I don’t think my style of teaching will change – the major change for me will come from being able to call upon skills from a wider variety of topics when approaching a problem than we do currently (and that is why knowledge has to come first!) – not a massive change as there are already obvious “partners” such as forming equations with geometry properties but the more students are exposed to these types of “Mix and match” questions the better they will get at it. Part of the art of problem solving is trying to call upon past experiences of similar problems and solutions that were used.

Thanks for the very detailed comment. I’m looking forward to being able to call on more skills and make more links too, but as you say them knowing what to do and then being able to do it are very different things.

that should have read “I know I need to find the LENGTH of that side of the triangle” … doh!!!!

I think I’d agree with most of this, particularly your summary in the last paragraph. Some topics do lend themselves beautifully to a bit of discovery or inquiry – lots of geometry for example, and I think it can help pupils to build connections between topics if they have to do a bit of thinking for themselves. I’ve done a couple of really nice 3 act maths lessons such as the filing cabinet one for surface area of a cuboid, which do really require pupils to think and analyse what they are doing and why. However I think the structure has to be thought through carefully so that pupils don’t end up floundering around for ages and not making any progress – I don’t mean in the Ofsted measureable sense, I mean in terms of actually learning some new, useful mathematics.

The “discovery” model works well with things that can be deduced logically, and it’s nice to get pupils to do this, because it’s emulating how the mathematics was discovered originally. But sometimes this can’t work, and trying to shoehorn a fake problem or false context in just complicates things and doesn’t really add much.

I think the demoralisation thing is key – thinking and working mathematically are skills that need to be developed, and we shouldn’t expect pupils to be excellent at this straight away, particularly when working on a new concept as well.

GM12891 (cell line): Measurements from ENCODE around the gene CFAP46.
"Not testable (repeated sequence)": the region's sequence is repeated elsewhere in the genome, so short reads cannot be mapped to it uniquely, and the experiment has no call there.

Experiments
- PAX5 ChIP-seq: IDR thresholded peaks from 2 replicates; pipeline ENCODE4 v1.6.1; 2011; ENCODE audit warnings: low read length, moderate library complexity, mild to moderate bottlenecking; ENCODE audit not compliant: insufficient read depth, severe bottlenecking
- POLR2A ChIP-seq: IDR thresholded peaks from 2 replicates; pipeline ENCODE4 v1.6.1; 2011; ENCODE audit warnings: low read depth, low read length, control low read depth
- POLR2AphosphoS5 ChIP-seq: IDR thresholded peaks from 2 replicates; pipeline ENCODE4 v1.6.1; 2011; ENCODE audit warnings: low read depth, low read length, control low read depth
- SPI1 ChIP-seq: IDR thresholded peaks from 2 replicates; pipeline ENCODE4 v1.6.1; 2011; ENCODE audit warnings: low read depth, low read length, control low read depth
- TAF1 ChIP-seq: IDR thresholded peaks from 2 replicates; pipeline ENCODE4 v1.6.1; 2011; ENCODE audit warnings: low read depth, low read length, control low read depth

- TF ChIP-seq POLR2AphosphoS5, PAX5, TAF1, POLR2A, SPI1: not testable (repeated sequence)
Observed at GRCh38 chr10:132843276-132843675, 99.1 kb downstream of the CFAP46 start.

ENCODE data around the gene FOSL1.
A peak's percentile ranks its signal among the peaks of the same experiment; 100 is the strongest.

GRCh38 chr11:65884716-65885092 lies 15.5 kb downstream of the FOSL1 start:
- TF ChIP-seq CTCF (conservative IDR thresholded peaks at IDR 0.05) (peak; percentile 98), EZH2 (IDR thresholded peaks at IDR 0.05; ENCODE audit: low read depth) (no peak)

As an aside, I have actually done the sum from 1-100 thing as an unrelated starter (most years on Gauss’s birthday); I’m always surprised that there’s at least one or two pupils who work out the shortcut, but this might be might be more to do with the fact that I sit there giggling while they spend five minutes adding the numbers from 1 – 20 and then start asking if this is all they are doing all lesson, than any indication of prodigal maths skills!

Cheers for the reply. Could you share more details of the filing cabinet lesson, I’m intrigued? Nice to hear about your students finding the shortcut, that’s great! I’m definitely going to try it. I think structure and demonstrating to the students that it’s ok to struggle are really important.

I am a discovery skeptic, in most (if not all) cases students need a starting point when it comes to studying Mathematics. However once prompted students in a number of topics, like Geometry, can be given opportunities to develop deeper understanding. The constructivist model has caused a lot of problems over the last 10 years, and we’re having to make up for that.

Yep. I think it’s those opportunities to develop greater understanding that are really important. Constructivism still seems to be a dominant theme though ;(